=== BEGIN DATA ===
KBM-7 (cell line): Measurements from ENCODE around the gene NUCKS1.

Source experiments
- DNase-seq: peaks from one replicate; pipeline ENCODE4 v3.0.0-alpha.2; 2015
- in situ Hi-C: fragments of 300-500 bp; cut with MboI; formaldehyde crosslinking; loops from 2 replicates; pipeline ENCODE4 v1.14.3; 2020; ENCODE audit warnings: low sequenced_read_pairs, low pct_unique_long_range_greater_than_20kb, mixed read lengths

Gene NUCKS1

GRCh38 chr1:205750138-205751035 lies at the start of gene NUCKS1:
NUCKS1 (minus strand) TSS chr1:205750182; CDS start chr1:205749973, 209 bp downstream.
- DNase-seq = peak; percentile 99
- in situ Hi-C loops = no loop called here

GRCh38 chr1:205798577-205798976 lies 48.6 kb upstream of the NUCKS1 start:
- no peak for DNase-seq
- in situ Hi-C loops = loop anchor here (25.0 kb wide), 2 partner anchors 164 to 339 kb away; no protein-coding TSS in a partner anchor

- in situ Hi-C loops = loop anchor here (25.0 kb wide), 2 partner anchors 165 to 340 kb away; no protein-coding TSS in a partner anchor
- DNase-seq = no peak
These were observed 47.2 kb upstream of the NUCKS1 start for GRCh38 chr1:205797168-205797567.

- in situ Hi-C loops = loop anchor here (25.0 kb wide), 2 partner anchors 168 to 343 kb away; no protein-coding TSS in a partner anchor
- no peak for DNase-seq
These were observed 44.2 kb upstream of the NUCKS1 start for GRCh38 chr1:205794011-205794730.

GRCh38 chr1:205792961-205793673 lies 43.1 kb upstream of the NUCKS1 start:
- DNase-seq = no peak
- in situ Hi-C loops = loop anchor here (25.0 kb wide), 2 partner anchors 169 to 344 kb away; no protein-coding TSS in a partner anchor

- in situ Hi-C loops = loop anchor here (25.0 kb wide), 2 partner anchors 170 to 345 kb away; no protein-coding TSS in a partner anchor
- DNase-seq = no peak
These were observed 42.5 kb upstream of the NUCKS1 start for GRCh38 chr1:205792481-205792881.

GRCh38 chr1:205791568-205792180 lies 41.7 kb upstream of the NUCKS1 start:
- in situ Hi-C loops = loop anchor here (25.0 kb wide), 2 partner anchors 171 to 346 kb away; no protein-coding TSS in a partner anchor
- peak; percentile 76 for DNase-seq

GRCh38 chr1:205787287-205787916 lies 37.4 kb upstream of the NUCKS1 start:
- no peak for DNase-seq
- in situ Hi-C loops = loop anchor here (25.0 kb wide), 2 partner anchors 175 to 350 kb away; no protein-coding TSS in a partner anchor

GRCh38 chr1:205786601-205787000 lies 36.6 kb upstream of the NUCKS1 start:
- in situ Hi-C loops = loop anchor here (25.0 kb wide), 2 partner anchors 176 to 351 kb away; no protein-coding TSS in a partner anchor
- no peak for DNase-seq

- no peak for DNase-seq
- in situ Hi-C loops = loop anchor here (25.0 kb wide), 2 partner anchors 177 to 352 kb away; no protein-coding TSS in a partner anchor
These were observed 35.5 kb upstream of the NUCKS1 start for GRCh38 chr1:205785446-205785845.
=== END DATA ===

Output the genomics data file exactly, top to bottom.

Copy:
KBM-7 (cell line): Measurements from ENCODE around the gene NUCKS1.

Source experiments
- DNase-seq: peaks from one replicate; pipeline ENCODE4 v3.0.0-alpha.2; 2015
- in situ Hi-C: fragments of 300-500 bp; cut with MboI; formaldehyde crosslinking; loops from 2 replicates; pipeline ENCODE4 v1.14.3; 2020; ENCODE audit warnings: low sequenced_read_pairs, low pct_unique_long_range_greater_than_20kb, mixed read lengths

Gene NUCKS1

GRCh38 chr1:205750138-205751035 lies at the start of gene NUCKS1:
NUCKS1 (minus strand) TSS chr1:205750182; CDS start chr1:205749973, 209 bp downstream.
- DNase-seq = peak; percentile 99
- in situ Hi-C loops = no loop called here

GRCh38 chr1:205798577-205798976 lies 48.6 kb upstream of the NUCKS1 start:
- no peak for DNase-seq
- in situ Hi-C loops = loop anchor here (25.0 kb wide), 2 partner anchors 164 to 339 kb away; no protein-coding TSS in a partner anchor

- in situ Hi-C loops = loop anchor here (25.0 kb wide), 2 partner anchors 165 to 340 kb away; no protein-coding TSS in a partner anchor
- DNase-seq = no peak
These were observed 47.2 kb upstream of the NUCKS1 start for GRCh38 chr1:205797168-205797567.

- in situ Hi-C loops = loop anchor here (25.0 kb wide), 2 partner anchors 168 to 343 kb away; no protein-coding TSS in a partner anchor
- no peak for DNase-seq
These were observed 44.2 kb upstream of the NUCKS1 start for GRCh38 chr1:205794011-205794730.

GRCh38 chr1:205792961-205793673 lies 43.1 kb upstream of the NUCKS1 start:
- DNase-seq = no peak
- in situ Hi-C loops = loop anchor here (25.0 kb wide), 2 partner anchors 169 to 344 kb away; no protein-coding TSS in a partner anchor

- in situ Hi-C loops = loop anchor here (25.0 kb wide), 2 partner anchors 170 to 345 kb away; no protein-coding TSS in a partner anchor
- DNase-seq = no peak
These were observed 42.5 kb upstream of the NUCKS1 start for GRCh38 chr1:205792481-205792881.

GRCh38 chr1:205791568-205792180 lies 41.7 kb upstream of the NUCKS1 start:
- in situ Hi-C loops = loop anchor here (25.0 kb wide), 2 partner anchors 171 to 346 kb away; no protein-coding TSS in a partner anchor
- peak; percentile 76 for DNase-seq

GRCh38 chr1:205787287-205787916 lies 37.4 kb upstream of the NUCKS1 start:
- no peak for DNase-seq
- in situ Hi-C loops = loop anchor here (25.0 kb wide), 2 partner anchors 175 to 350 kb away; no protein-coding TSS in a partner anchor

GRCh38 chr1:205786601-205787000 lies 36.6 kb upstream of the NUCKS1 start:
- in situ Hi-C loops = loop anchor here (25.0 kb wide), 2 partner anchors 176 to 351 kb away; no protein-coding TSS in a partner anchor
- no peak for DNase-seq

- no peak for DNase-seq
- in situ Hi-C loops = loop anchor here (25.0 kb wide), 2 partner anchors 177 to 352 kb away; no protein-coding TSS in a partner anchor
These were observed 35.5 kb upstream of the NUCKS1 start for GRCh38 chr1:205785446-205785845.